The Iowa Legislature is considering increasing allowable growth, its rate-per-student funding, from 0 to 2 percent, or replacing it entirely with categorical funding.
Either change would have an impact on the Fort Dodge Community School District.
"Right now, the way it sits from our understanding, is that the legislative body is looking at a 2 percent allowable growth, which means they take a look at their state money and say they will give to school districts new dollars based on the growth they're seeing," Doug Van Zyl, FDCSD superintendent, said.
Last year, the school district received no new monies because there was 0 percent allowable growth, Van Zyl said.
"Prior to that, they've had 2 to 6 to 8 percent allowable growth, which has been helpful to school districts," he said. "In our situation, of course, we've lost over 300 students over the last three years."
Van Zyl said he expects a positive student growth trend this year, though it won't immediately help the school district.
"We always get paid a year behind," he said. "So I'm getting paid this year for the number of students that we had last year, which was 70 students fewer than the year before. So there is fewer dollars that come into the district."
Last year, the district received $6,028 for each of its students, according to Brandon Hansel, FDCSD director of financial services. For each percentage point of allowable growth, the district would receive an additional $60 per student.
"As a rule of thumb, each one percentage point in allowable growth costs the state of Iowa about $20 million," he said. "For us here in Fort Dodge, our allowable growth is going to be, for each one percentage point, about $60.28."
The increase would be substantial for the school district, Hansel said.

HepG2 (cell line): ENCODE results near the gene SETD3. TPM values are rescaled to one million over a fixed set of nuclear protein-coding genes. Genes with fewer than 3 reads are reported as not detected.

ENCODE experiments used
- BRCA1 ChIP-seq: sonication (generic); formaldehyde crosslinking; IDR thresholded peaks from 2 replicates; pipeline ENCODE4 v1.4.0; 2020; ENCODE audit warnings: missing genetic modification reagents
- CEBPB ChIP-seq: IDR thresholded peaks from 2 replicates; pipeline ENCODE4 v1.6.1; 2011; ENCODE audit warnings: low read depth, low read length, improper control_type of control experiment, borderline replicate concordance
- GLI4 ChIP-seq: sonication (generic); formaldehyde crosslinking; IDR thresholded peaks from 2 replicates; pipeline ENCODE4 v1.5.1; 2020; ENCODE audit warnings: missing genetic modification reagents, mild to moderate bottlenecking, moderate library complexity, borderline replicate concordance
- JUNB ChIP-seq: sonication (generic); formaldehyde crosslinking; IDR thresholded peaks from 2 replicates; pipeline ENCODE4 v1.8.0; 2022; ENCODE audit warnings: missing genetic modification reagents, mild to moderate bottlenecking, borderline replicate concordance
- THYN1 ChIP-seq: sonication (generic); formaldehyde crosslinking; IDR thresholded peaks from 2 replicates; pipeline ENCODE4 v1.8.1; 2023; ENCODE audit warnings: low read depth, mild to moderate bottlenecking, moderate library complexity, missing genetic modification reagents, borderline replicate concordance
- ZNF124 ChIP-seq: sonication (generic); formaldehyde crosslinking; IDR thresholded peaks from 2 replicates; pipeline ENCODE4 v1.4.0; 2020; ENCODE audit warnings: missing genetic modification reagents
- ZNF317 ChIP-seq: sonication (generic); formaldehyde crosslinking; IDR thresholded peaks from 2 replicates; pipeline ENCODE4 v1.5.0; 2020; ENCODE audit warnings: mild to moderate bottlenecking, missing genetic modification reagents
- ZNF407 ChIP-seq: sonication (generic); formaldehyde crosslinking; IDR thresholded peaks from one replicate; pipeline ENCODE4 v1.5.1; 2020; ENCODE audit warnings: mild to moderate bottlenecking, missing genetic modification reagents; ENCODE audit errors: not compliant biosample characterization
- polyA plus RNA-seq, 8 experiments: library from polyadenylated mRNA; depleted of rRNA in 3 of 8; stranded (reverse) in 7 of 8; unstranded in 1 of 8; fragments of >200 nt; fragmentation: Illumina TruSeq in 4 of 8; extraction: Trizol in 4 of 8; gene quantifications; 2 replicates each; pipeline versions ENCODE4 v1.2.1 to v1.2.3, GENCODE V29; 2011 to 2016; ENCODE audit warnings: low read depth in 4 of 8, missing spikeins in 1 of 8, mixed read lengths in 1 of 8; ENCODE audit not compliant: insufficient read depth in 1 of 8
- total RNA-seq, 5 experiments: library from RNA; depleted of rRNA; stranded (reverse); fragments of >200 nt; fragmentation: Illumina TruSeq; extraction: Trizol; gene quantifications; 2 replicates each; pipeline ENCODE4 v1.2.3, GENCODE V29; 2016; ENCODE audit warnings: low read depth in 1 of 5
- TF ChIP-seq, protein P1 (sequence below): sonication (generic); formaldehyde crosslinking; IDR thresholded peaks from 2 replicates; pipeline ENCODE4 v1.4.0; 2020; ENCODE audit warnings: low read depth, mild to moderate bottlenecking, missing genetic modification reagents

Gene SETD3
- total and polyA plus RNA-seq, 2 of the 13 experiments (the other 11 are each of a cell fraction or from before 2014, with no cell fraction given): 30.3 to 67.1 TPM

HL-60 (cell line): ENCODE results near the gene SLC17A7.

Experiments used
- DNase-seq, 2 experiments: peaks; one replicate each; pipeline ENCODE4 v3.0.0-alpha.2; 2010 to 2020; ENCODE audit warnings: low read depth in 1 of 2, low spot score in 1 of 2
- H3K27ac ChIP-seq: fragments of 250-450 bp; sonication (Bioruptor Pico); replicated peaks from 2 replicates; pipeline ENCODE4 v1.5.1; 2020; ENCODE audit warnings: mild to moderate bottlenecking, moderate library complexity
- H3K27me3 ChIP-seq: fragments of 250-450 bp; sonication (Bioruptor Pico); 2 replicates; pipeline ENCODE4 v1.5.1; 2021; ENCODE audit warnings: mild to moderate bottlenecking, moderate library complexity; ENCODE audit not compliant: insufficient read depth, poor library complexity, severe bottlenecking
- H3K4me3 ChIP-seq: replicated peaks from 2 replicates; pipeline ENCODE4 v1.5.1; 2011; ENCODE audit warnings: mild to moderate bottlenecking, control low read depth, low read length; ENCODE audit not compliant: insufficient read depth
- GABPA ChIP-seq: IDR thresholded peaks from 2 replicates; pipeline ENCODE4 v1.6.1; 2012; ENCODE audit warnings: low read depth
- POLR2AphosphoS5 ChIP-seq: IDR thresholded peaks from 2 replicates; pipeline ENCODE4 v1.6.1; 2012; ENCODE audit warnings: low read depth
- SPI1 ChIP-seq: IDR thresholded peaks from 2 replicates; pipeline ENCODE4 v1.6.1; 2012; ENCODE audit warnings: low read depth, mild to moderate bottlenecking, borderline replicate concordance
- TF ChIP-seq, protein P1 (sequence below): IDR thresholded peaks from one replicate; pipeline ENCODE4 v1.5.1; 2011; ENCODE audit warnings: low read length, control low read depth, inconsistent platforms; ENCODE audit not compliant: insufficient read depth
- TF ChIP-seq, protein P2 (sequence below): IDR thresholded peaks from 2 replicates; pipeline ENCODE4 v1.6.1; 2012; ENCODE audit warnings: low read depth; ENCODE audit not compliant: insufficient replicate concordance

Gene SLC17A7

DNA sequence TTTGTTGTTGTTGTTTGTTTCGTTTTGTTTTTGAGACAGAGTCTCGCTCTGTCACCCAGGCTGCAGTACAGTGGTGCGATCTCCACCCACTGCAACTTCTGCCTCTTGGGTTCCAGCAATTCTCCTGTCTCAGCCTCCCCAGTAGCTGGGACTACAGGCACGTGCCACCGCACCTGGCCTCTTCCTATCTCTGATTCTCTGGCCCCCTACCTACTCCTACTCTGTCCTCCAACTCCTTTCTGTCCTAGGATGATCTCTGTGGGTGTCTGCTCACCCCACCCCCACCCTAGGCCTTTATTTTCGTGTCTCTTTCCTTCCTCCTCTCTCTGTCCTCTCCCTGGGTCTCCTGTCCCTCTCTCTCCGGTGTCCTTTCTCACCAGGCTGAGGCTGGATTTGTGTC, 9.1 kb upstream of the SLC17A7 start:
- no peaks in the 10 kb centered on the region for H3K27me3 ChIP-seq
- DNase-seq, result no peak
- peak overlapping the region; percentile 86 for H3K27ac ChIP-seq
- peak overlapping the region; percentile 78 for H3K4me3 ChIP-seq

"If you take this year's enrollment, it would mean about an additional $220,000 for each one percentage point of allowable growth," he said.
Gov. Terry Branstad has proposed switching from allowable growth to a different method of funding Iowa schools.
"They may do the funding as categorical funding," Van Zyl said. "They may just say, we're going to give you dollars in special ed or for transportation, for certain areas within the budget, and not just give general fund dollars that can then be disbursed where they need to be disbursed."
This would create its own set of issues, Van Zyl said.
"Every district may have different needs for where those dollars may need to go," he said.
The effects of switching to categorical funding on the Fort Dodge school district are not as certain, Hansel said.
"The way I understand it, essentially we would be given, instead of one pool of money for the general fund in state appropriations, we would be given many different, smaller pools of money that can only be used for specific purposes," he said. "Under that scenario, we would have to make sure each expense category pays for its own little area."
The possibility of changes in funding, positive or negative, influences how the district prepares its budget, Van Zyl said.
"That's why we basically build a budget, but it's almost an estimated budget until everything's finalized from the state," he said. "Then we have a better idea of where revenues are going to be."